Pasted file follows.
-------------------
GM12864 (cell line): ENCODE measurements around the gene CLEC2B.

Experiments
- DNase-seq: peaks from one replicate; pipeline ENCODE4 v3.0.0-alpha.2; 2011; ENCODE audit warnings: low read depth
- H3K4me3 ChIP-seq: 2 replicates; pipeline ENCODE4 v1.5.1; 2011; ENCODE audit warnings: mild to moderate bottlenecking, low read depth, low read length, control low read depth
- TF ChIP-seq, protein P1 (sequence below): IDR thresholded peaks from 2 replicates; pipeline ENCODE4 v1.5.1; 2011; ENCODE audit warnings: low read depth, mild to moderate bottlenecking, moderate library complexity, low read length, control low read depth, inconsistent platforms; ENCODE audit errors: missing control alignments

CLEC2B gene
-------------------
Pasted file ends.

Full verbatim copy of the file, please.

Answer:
GM12864 (cell line): ENCODE measurements around the gene CLEC2B.

Experiments
- DNase-seq: peaks from one replicate; pipeline ENCODE4 v3.0.0-alpha.2; 2011; ENCODE audit warnings: low read depth
- H3K4me3 ChIP-seq: 2 replicates; pipeline ENCODE4 v1.5.1; 2011; ENCODE audit warnings: mild to moderate bottlenecking, low read depth, low read length, control low read depth
- TF ChIP-seq, protein P1 (sequence below): IDR thresholded peaks from 2 replicates; pipeline ENCODE4 v1.5.1; 2011; ENCODE audit warnings: low read depth, mild to moderate bottlenecking, moderate library complexity, low read length, control low read depth, inconsistent platforms; ENCODE audit errors: missing control alignments

CLEC2B gene